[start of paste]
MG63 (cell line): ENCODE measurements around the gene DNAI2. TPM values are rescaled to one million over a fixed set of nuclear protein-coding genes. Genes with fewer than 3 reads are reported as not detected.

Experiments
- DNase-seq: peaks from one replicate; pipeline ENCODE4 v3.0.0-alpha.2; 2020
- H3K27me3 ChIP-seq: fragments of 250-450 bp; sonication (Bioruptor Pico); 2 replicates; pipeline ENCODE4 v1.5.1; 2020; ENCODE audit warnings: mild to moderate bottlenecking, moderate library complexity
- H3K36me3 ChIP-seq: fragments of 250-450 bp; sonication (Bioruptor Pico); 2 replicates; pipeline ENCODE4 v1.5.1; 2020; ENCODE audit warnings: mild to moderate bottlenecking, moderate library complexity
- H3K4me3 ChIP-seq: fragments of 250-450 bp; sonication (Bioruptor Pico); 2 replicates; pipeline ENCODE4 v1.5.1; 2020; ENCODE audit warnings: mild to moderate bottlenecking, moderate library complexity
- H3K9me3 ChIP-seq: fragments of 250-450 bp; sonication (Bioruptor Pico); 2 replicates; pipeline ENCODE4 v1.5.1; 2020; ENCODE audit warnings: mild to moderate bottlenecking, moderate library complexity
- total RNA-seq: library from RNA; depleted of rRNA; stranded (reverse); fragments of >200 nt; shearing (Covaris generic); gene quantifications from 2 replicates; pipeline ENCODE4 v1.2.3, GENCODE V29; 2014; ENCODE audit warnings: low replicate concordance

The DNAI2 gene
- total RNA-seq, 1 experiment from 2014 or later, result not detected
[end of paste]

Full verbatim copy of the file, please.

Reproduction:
MG63 (cell line): ENCODE measurements around the gene DNAI2. TPM values are rescaled to one million over a fixed set of nuclear protein-coding genes. Genes with fewer than 3 reads are reported as not detected.

Experiments
- DNase-seq: peaks from one replicate; pipeline ENCODE4 v3.0.0-alpha.2; 2020
- H3K27me3 ChIP-seq: fragments of 250-450 bp; sonication (Bioruptor Pico); 2 replicates; pipeline ENCODE4 v1.5.1; 2020; ENCODE audit warnings: mild to moderate bottlenecking, moderate library complexity
- H3K36me3 ChIP-seq: fragments of 250-450 bp; sonication (Bioruptor Pico); 2 replicates; pipeline ENCODE4 v1.5.1; 2020; ENCODE audit warnings: mild to moderate bottlenecking, moderate library complexity
- H3K4me3 ChIP-seq: fragments of 250-450 bp; sonication (Bioruptor Pico); 2 replicates; pipeline ENCODE4 v1.5.1; 2020; ENCODE audit warnings: mild to moderate bottlenecking, moderate library complexity
- H3K9me3 ChIP-seq: fragments of 250-450 bp; sonication (Bioruptor Pico); 2 replicates; pipeline ENCODE4 v1.5.1; 2020; ENCODE audit warnings: mild to moderate bottlenecking, moderate library complexity
- total RNA-seq: library from RNA; depleted of rRNA; stranded (reverse); fragments of >200 nt; shearing (Covaris generic); gene quantifications from 2 replicates; pipeline ENCODE4 v1.2.3, GENCODE V29; 2014; ENCODE audit warnings: low replicate concordance

The DNAI2 gene
- total RNA-seq, 1 experiment from 2014 or later, result not detected